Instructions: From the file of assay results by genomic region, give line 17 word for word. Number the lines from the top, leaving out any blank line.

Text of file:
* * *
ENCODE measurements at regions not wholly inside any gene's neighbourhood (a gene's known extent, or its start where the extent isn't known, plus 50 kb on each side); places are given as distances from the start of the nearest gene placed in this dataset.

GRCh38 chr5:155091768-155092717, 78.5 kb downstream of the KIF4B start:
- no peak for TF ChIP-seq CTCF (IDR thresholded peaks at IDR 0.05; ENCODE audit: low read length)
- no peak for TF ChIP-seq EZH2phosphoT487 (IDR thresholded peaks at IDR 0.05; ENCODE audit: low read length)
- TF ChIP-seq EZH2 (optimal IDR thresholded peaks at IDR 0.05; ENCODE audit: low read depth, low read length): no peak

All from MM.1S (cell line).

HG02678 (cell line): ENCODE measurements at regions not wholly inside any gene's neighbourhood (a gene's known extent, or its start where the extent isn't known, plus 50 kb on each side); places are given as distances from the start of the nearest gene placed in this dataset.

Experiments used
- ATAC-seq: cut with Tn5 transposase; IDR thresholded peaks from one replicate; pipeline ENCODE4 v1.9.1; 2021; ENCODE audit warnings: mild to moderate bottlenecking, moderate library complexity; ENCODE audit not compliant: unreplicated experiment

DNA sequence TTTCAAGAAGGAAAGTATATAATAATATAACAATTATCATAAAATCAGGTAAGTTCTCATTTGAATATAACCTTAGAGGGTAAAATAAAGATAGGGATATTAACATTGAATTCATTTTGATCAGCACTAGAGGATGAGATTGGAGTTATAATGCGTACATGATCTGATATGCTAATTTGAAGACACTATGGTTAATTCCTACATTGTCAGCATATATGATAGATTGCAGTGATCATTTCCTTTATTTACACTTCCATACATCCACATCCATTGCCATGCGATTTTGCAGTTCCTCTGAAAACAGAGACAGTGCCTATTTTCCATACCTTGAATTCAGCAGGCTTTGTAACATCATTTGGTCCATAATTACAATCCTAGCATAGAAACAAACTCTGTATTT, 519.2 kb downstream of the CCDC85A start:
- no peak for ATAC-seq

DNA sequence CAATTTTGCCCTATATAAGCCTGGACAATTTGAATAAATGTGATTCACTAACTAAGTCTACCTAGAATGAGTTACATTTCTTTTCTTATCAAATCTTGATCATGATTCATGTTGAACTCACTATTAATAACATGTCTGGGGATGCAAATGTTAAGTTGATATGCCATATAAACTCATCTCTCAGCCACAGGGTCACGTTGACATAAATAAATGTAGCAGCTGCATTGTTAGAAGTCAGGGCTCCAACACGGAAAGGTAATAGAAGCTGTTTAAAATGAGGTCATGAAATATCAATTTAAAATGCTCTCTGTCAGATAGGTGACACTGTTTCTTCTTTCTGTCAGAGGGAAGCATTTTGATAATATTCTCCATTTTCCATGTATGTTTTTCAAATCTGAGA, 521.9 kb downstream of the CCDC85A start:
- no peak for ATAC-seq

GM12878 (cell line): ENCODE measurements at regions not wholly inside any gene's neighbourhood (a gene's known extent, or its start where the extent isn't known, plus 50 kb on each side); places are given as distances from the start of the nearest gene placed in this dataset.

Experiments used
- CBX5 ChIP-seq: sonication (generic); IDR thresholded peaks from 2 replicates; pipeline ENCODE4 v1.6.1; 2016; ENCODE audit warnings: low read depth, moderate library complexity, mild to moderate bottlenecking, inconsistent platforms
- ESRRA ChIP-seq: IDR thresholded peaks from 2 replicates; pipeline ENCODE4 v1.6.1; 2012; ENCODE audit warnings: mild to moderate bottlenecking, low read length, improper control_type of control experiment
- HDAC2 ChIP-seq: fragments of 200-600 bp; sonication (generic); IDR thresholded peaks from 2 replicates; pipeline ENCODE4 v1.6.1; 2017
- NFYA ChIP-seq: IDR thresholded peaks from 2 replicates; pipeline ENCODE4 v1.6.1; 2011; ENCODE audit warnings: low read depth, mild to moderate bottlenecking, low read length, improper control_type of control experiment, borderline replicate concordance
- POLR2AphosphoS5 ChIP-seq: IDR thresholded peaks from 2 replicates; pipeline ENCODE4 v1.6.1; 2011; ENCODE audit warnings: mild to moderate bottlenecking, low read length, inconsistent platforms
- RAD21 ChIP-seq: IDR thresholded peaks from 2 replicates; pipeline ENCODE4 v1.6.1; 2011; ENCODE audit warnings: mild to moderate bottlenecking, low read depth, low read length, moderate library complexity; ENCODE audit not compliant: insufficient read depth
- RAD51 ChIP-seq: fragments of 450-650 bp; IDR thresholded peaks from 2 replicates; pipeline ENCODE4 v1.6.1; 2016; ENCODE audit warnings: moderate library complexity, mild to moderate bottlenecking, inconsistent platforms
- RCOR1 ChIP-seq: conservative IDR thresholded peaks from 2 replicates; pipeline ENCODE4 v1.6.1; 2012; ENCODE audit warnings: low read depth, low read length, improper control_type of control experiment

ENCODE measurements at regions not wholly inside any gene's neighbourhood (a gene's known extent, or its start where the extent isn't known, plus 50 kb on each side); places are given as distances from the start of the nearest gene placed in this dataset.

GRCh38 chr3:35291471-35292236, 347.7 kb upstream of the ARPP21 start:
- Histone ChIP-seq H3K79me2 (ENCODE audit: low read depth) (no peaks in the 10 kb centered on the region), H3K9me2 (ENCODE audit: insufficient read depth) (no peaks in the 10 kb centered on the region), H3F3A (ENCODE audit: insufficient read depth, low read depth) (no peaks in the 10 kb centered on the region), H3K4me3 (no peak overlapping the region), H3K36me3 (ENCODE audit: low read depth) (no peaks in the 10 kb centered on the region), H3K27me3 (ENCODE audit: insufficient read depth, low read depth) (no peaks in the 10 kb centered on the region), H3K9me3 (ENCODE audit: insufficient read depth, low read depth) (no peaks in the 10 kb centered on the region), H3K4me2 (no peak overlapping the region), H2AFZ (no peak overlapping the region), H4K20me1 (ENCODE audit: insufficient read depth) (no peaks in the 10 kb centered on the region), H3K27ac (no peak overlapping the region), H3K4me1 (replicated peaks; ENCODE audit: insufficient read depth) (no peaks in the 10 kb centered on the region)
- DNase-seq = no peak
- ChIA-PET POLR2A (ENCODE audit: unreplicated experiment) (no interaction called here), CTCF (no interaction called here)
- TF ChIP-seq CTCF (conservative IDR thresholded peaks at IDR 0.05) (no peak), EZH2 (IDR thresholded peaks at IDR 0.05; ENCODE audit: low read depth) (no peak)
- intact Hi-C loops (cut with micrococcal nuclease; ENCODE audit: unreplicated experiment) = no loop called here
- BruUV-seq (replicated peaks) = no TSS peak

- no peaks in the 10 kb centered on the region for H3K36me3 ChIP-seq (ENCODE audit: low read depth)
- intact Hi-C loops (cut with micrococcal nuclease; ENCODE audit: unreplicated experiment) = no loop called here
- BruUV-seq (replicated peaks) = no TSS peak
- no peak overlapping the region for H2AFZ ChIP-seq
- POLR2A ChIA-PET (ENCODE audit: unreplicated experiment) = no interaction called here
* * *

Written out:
- ESRRA ChIP-seq: IDR thresholded peaks from 2 replicates; pipeline ENCODE4 v1.6.1; 2012; ENCODE audit warnings: mild to moderate bottlenecking, low read length, improper control_type of control experiment